now paints at least a small chance of showers Wed night-Friday, with
possibly cold enough air after the front Saturday morning to have
snow showers in the Alleghanys. Expect temperatures to run at or
just below normal this period.


As of 745 PM EDT Sunday...

VFR conditions look to continue overnight tonight while a slow
moving low pressure system pushes high clouds over the forecast
area. As increased moisture is introduced into the region under
southeast flow, sub-VFR ceilings will begin to build in from the
southwest to the northeast. Guidance continues to suggest a
broad swath of rain will move into the area, first affecting our
TAF sites in the early afternoon. This will likely cause
fluctuating cig/vis through the end of the TAf period.

As the pressure gradient increases ahead of the low, variable
winds will trend more toward the southeast, and some decent wind
gusts can be expected in many of the mountainous locations
overnight into tomorrow. BLF in particular will see some very
strong winds with occasional gusts to near 40 MPH possible.

Still plenty of uncertainty for exact timing of when sky
conditions will begin to deteriorate, however confidence is
medium to high that all TAF locations will still be VFR through

Extended Aviation Discussion...

Sub-VFR ceilings and visibilities and gusty winds in the west,
will continue through Monday night and early Tuesday.

Tuesday afternoon and night, the low pressure responsible for
the wet weather will shift east of the area. This will bring our
winds to the northwest, and allow for the precipitation to trend
showery in the west.

The weather pattern will remain unsettled Thursday into Friday
as a series of disturbances crosses the area, each with the
potential for providing showery precipitation and localized
sub-VFR conditions.


As of 300 PM EDT Sunday...

A prolonged period of strong upslope, moisture laden flow into the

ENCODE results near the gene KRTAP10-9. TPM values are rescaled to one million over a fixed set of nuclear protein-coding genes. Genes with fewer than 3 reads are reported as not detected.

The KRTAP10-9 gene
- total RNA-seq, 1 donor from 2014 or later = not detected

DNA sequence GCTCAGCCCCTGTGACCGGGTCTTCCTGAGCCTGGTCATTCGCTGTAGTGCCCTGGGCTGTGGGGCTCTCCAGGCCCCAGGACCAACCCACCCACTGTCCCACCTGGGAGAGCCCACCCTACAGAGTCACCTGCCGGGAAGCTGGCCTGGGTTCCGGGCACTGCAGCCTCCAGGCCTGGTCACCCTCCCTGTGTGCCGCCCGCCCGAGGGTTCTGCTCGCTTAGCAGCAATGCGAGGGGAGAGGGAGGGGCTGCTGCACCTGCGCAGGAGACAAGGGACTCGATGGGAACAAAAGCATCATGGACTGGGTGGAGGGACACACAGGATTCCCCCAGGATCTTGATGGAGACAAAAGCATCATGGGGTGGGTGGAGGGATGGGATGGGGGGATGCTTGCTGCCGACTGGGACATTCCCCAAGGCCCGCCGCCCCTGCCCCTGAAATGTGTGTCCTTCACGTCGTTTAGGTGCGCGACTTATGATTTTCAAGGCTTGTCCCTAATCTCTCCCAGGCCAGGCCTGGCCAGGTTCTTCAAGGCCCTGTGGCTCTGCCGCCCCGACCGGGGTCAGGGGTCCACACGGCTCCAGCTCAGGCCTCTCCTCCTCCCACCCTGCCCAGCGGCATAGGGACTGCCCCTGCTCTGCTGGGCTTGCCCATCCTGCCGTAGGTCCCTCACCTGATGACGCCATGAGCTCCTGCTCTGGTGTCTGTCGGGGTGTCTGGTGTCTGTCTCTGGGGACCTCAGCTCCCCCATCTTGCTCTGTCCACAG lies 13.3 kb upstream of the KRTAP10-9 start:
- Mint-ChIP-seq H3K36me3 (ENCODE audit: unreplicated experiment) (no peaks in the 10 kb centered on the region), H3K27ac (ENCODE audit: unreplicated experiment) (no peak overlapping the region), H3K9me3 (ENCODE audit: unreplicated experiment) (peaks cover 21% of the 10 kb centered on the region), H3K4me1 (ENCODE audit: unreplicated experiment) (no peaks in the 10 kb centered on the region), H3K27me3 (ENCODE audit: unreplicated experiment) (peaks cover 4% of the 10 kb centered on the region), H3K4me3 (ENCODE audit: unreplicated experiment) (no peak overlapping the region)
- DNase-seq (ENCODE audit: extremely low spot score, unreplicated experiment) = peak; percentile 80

region will produce a very generous rainfall for most of the region.
Amounts of one to two inches will be common for most the area.
However, across the area near the crest of the Blue Ridge from near
Floyd, VA southwest into the Northern Mountains of North Carolina,
amounts of three to four inches are more likely. It will be this
region, and downstream flow areas in parts of Patrick, Surry, and
Wilkes Counties, that have the greatest potential for flooding in
the nearer term. A flood watch will be in effect from 800 AM Monday
through 400 PM Tuesday. Confidence in a significant upslope rain
event is heightened by the Ensemble easterly wind component
anomalies of 2 to 4 standard deviations during the time of concern.

Looking a little bit further out in time, Model Ensemble River
Forecast are focusing on the Dan River as a location to watch for
possible minor river flooding once we reach the Tuesday into
Wednesday time frame.


VA...Flood Watch from 8 AM EDT Monday through Tuesday afternoon for
     Wind Advisory until midnight EDT Monday night for VAZ007-009-
NC...Flood Watch from 8 AM EDT Monday through Tuesday afternoon for
     Wind Advisory until midnight EDT Monday night for NCZ001-018.
WV...Wind Advisory until midnight EDT Monday night for WVZ042.



Forecast Discussion from: NOAA-NWS Script developed by: El Dorado Weather